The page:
Tiny questions with quick answers - continuing thread - OLD


#4106

Ffili is definitely good fun as long as you’re down south - neat way of saying ddim yn gallu, of course.

It is VERY hwntw, however - no self-respecting gog would ever say it, I don’t think - they use methu instead:

Wi’n ffili gweld = Dw i’n methu gweld


#4107

I believe I’m right in saying that the last person who did was hung, drawn and quartered on the Maes in Caernarfon.


#4108

I did notice a gog student friend using it, but in a sort of just-left-home rebellious kinda way. Come to think of it I also noticed the odd moyn and slso some extra dos when speaking English.


#4109

translation for “just as well”?

just as well we did that … ayyb.

Is that a - man a man a mwnci construct? :speak_no_evil:


#4110

just as well - llawn cystal


#4111

Outrageous. :confused:


#4112

Only fair, really…


#4113

The children found it entertaining.


#4114

And instructive, I hope…


#4115

I use Bendith too


#4116

Going back to Gareth’s posts above on “medru”, including the one with the image of the book -

Just to say that I heard “medru Cymraeg” (as in he has/knows/speaks? Welsh) on Radio Cymru’s Post Cyntaf this morning. I’m not sure who said it, possibly Dylan. Anyway, as confirmation he said it another twice within the same discussion. :slight_smile:


#4117

Another question: captioning images. How would you write something like the English sentence fragment “Butterfly sitting on flowers” that you might use to caption a photograph on Facebook or Instagram? Is it the same in Welsh?

“Pili pala eistedd ar blodau”?

Or do I need a “yn” in there?


#4118

Yes, I think so, before the word “eistedd”.


#4119

Thanks. Wasn’t sure if the lack of a bod form changed anything.


#4120

You need the yn if it’s a complete sentence like that, yes @stephenbranley, and also a soft mutation after ar:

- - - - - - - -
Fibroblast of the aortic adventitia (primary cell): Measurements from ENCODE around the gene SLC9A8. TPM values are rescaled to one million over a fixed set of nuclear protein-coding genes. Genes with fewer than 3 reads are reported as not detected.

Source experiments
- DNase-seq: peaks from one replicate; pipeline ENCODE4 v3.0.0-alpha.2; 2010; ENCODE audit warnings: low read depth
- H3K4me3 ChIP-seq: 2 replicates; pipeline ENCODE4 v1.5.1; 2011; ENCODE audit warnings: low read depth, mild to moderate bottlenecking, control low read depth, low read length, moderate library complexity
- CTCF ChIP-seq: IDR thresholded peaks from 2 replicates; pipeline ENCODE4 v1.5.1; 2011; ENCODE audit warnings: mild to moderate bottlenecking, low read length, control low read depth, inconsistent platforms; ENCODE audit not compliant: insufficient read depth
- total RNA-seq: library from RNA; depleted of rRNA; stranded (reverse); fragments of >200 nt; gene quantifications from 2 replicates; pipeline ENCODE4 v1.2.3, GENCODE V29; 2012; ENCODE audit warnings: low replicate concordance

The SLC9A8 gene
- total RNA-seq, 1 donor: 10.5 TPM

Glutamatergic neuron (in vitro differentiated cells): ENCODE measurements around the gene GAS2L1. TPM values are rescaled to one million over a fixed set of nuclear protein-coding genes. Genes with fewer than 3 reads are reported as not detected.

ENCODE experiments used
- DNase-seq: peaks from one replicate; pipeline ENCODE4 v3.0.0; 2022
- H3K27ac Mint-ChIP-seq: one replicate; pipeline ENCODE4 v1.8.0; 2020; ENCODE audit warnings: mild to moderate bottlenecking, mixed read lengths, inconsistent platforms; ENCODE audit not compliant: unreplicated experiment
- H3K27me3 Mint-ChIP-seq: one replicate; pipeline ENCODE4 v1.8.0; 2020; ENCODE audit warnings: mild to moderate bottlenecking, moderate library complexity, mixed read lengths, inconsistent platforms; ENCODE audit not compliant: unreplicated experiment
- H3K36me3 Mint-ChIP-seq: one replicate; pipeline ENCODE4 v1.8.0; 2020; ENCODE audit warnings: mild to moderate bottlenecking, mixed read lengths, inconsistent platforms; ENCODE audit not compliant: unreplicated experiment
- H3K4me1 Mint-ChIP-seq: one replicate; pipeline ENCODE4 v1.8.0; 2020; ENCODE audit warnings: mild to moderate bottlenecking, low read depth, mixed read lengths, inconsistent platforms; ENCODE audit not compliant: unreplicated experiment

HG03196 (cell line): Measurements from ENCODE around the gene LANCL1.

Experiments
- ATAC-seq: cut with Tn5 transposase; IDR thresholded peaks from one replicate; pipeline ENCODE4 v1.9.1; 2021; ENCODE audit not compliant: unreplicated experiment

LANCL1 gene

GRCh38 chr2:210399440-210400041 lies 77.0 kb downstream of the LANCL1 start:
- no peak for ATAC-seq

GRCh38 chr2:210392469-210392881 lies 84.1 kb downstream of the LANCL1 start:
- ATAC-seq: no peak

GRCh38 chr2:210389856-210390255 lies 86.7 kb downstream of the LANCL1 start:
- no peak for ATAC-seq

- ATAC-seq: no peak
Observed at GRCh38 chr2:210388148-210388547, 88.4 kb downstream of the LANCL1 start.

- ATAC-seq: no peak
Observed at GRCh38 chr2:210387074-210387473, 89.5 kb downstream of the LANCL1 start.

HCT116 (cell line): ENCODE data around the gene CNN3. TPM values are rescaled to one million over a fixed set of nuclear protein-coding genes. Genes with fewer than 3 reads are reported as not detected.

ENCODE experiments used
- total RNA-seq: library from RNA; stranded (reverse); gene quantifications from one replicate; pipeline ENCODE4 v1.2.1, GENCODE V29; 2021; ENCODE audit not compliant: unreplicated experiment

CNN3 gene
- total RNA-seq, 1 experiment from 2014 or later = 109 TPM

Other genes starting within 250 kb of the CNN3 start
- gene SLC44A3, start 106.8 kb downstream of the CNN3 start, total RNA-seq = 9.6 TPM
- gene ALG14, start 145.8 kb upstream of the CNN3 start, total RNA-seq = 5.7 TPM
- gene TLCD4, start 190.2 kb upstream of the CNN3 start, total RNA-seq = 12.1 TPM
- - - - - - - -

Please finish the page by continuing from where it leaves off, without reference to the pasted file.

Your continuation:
Pili-pala yn eistedd ar flodau

You don’t have an yn if you rephrase it so that the eistedd is not in a complete sentence - so you could say:

Eistedd ar flodau - pili-pala


#4121

Diolch, gareth!


#4122

I just listened to the ‘chipmunk’-listening practice of Challenge 25 (Level 1) for the first time. I must admit that I avoided these listening practices because I was of the highly stupid opinion that I wouldn’t be able to follow anyway. Now, I’m totally flabbergasted! You know, it was way too fast for me to translate anything, but I did understand a lot anyway…instinctively. I gather that these chipmunks help to process spoken language faster - but do they also help the brain to process spoken language in the same way as one’s mother tongue much faster and earlier than usual?


#4123

I am monitoring our general environs carefully with precisely that thought somewhat fretfully in mind.


#4124

I’m always a bit careful about ‘same way as mother tongue’ discussions… but I think we can be fairly confident that the overall process of forcing the brain to identify meaning from smaller and smaller clues certainly has similarities to how children process their first language - although in their case, their predictive ability is based on massive exposure, rather than accelerated content…


#4125

Oh yes, children do learn their first language through massive exposure and they can see the spoken language ‘in action’…they can link the words, sentences and expressions to the things people do, to moods and emotions. I thought the similarity between how children acquire their mother tongue and the ‘chipmunks’ is the lack of a chance to translate and comprehend a new language through a language that is already there. Sure, this analogy is pretty shaky, since the words and sentences we hear in the chipmunks are already learned and have most probably been translated many times…but the brain’s way of processing this accelerated speech might be similar to how children process their first language, as you pointed out. It’s damn fascinating!